BHOPAL (India) • As northern and central India continue to suffer severe drought and oppressive heat, police in Bundelkhand and several other regions are reporting a rise in violent - and often deadly - clashes over water.
After almost 10 years of below- average rainfall and several consecutive years of drought, the region's rivers, lakes, reservoirs and wells are drying up.
Disputes are a common problem in many places in India that face water shortages. But Indian police report that the fighting is getting more frequent and bloody. In many parts of the country, neighbours, friends and family are turning on one another, desperate to protect what little water they have left, police records suggest.
Last month, in the tribal-dominated Alirajpur district of Madhya Pradesh, 13-year-old Surmada, her brother and her uncle used a neighbour's hand-pump without permission to get water for the family's house guests.
According to police, the owner of the pump and his son attacked the group with arrows. One pierced Surmada's eye, killing her.
And in the village of Kanker, in Shivpuri district, a large-scale argument broke out after two motorcyclists got into an accident, causing one to spill a 15-litre container of water he was carrying. Fifteen people were injured, five of them women.
Mr Lal Singh Arya, Madhya Pradesh's Urban Administration and Development Minister, said the government is using all its resources to try to make sure everyone has water. But he predicted tensions will remain high until monsoon rains - which began recently in some areas - take hold.
Activists say the government's failure to better manage water is partly to blame for the rise in violence. According to the Madhya Pradesh water resource department, out of the state's 139 main reservoirs, 82 are at only 10 per cent capacity and 22 are empty.
Across much of the region, the authorities have banned the use of water for washing cars or trucks, bathing cattle and irrigating crops.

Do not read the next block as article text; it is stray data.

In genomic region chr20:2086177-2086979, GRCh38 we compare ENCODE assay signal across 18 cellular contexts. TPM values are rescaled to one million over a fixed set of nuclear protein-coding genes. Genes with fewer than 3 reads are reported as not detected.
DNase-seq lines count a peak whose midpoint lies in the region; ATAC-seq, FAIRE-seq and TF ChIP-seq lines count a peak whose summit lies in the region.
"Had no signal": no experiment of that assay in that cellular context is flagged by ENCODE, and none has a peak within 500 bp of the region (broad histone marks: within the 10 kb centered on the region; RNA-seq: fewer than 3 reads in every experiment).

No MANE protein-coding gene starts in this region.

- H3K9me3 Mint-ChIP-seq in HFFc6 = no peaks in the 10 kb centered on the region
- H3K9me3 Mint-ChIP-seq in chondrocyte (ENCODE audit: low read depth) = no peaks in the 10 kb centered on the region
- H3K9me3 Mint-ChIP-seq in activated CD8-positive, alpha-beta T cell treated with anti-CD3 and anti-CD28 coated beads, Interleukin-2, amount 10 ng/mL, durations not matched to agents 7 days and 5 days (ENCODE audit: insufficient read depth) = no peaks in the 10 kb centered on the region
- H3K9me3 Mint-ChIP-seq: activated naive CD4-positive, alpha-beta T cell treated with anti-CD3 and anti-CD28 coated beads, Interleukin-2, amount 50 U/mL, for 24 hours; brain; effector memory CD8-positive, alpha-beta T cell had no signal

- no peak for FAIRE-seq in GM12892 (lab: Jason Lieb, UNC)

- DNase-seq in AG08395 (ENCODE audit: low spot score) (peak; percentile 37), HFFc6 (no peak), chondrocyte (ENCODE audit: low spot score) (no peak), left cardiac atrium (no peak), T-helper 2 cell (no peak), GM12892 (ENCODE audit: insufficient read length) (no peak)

In most cities in Madhya Pradesh, the local government supplies drinking water only on one out of every two to seven days.
The district administration of Sehore in Madhya Pradesh has temporarily taken charge of all water sources, whether government or privately owned, so that it can manage the use of the dwindling resource.
In three towns in Madhya Pradesh, the use of water for anything other than drinking is banned.
Mr Lokesh Kumar, the sub-divisional magistrate of Ichhawar town, said water cannot be used for farming or industrial purposes until July 5, when the monsoon is under way and the authorities hope water sources will be replenished.
For many in rural India, the struggle to survive with very little water is proving too difficult. In areas like Bundelkhand, a growing number of people are leaving their homes and abandoning their work in hopes of finding water - even just a little more - somewhere else.
Mr Asandi Das, who lives in a village in Chhatarpur district, plans to take his family to Agra, where the famous Taj Mahal is located, in the northern state of Uttar Pradesh.
"We'll not be able to survive in our village," he said. "There's just no water. We'll have to go to some other place if we want to live."